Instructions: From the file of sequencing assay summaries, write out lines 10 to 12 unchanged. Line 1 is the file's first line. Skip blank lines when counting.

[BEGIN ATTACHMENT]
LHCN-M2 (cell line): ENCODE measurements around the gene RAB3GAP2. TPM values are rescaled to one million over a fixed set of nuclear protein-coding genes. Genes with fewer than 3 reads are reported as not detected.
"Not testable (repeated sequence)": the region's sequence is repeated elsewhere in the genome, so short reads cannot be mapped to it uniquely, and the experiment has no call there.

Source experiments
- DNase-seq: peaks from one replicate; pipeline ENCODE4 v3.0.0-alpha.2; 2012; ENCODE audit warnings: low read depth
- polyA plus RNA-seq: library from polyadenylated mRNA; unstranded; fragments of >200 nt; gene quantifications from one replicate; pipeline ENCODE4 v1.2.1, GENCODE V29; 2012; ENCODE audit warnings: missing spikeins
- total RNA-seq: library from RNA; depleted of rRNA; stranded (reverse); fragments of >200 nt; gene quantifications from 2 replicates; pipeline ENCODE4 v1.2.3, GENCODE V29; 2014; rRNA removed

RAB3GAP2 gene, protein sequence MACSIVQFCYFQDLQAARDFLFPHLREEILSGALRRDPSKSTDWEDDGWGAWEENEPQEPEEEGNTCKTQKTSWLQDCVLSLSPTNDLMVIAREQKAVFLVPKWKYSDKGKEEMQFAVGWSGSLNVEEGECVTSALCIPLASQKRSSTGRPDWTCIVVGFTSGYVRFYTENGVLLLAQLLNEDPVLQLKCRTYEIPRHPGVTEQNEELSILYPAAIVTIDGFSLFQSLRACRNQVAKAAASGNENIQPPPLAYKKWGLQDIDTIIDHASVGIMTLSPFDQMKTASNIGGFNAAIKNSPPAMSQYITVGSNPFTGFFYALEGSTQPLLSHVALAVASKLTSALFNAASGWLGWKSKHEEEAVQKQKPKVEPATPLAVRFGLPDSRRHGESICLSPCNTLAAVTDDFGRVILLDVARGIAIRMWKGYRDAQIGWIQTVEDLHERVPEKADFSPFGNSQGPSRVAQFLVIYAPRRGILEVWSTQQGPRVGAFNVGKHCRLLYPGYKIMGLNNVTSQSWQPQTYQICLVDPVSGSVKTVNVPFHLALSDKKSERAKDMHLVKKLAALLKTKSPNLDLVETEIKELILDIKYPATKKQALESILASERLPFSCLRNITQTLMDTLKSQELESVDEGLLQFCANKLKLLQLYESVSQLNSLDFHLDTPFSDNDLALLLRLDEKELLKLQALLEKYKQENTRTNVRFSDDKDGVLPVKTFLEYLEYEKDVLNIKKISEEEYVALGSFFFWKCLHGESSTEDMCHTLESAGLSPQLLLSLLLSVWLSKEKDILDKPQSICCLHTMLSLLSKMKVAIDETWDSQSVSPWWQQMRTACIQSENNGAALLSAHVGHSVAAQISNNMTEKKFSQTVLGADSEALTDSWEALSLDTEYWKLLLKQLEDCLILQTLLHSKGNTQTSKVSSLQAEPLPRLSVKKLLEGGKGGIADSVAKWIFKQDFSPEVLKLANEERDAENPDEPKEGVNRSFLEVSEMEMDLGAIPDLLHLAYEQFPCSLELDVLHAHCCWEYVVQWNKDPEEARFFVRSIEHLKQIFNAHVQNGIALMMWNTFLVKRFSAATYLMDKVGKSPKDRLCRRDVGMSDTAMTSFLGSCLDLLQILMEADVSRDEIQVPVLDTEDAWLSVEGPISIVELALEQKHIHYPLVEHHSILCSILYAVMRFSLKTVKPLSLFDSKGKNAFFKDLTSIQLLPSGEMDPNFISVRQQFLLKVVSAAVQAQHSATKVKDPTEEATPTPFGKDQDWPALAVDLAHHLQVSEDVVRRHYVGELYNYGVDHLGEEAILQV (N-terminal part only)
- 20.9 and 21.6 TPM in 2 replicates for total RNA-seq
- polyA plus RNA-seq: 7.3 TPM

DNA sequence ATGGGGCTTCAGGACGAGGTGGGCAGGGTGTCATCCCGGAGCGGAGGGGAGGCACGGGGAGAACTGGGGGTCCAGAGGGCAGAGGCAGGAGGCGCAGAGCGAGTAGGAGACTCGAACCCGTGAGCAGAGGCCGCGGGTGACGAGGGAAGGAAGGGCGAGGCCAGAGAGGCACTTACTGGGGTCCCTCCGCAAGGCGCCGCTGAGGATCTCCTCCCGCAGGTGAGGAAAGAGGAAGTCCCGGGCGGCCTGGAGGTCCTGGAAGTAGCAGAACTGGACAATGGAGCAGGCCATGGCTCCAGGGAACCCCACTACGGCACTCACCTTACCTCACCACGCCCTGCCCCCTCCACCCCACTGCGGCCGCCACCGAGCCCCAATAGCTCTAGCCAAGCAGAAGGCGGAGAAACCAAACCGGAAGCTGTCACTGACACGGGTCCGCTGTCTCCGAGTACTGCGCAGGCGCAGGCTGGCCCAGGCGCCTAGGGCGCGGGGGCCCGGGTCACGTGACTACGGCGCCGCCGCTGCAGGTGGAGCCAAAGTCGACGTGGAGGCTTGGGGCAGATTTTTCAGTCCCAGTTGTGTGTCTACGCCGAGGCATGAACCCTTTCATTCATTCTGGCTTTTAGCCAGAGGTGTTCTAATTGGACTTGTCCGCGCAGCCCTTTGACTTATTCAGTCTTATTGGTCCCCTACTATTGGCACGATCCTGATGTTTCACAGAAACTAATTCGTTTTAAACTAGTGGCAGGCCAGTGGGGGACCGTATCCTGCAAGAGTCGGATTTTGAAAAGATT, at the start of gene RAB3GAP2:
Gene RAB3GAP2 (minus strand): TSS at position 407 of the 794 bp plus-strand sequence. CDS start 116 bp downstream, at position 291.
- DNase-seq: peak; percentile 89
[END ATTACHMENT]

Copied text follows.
DNA sequence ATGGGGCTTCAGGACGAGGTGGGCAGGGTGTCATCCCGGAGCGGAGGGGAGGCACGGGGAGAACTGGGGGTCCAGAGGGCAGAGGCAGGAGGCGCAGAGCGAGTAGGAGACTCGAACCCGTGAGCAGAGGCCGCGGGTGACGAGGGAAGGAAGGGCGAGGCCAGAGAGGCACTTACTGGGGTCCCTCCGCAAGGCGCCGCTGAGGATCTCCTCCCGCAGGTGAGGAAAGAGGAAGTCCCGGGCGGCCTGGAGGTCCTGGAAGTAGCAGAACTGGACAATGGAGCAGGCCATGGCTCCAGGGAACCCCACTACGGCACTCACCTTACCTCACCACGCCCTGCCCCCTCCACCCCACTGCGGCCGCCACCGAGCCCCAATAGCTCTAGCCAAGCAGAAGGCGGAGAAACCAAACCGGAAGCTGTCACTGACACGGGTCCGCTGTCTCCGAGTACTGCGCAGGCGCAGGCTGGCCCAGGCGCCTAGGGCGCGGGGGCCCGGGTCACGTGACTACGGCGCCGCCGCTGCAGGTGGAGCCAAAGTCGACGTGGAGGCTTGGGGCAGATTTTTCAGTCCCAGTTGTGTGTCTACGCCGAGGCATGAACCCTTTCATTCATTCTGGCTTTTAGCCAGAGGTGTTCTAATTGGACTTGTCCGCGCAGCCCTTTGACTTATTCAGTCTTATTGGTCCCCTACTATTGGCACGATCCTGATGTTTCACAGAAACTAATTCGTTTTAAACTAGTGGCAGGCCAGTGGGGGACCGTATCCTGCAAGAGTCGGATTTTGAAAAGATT, at the start of gene RAB3GAP2:
Gene RAB3GAP2 (minus strand): TSS at position 407 of the 794 bp plus-strand sequence. CDS start 116 bp downstream, at position 291.
- DNase-seq: peak; percentile 89